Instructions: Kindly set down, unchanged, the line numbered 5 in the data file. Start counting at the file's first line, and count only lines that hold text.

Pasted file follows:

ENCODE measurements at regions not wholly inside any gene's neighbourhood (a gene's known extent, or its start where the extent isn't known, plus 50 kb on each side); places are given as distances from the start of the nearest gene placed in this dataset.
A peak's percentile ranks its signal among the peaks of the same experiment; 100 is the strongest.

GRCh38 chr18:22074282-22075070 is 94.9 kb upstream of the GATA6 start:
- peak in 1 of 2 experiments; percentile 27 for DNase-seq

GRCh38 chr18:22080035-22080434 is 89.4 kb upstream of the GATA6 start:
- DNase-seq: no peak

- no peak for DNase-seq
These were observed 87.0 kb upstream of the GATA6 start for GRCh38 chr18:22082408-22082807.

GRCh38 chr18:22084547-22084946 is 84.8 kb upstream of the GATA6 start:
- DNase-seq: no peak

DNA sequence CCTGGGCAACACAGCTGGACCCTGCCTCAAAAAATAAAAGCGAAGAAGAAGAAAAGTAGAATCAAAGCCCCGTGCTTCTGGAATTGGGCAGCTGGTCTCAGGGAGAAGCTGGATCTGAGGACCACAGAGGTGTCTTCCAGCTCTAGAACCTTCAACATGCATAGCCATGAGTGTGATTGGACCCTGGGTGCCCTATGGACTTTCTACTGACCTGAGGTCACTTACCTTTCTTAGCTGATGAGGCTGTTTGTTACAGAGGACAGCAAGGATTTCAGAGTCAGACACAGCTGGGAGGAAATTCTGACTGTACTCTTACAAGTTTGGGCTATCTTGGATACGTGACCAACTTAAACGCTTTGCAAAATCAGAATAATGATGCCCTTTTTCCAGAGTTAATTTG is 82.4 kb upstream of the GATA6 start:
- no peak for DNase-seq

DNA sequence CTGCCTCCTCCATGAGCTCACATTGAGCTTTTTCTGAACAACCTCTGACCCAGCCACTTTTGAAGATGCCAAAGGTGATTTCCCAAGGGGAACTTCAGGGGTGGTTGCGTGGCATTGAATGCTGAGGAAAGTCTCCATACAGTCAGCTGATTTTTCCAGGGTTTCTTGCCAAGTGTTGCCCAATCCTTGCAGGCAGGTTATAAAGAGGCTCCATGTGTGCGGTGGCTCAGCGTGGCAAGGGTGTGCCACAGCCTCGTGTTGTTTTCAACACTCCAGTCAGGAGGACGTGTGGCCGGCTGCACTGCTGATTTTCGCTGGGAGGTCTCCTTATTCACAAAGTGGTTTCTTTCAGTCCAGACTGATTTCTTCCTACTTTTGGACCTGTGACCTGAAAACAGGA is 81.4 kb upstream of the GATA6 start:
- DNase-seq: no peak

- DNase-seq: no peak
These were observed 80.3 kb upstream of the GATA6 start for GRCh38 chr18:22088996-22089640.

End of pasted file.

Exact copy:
GRCh38 chr18:22080035-22080434 is 89.4 kb upstream of the GATA6 start: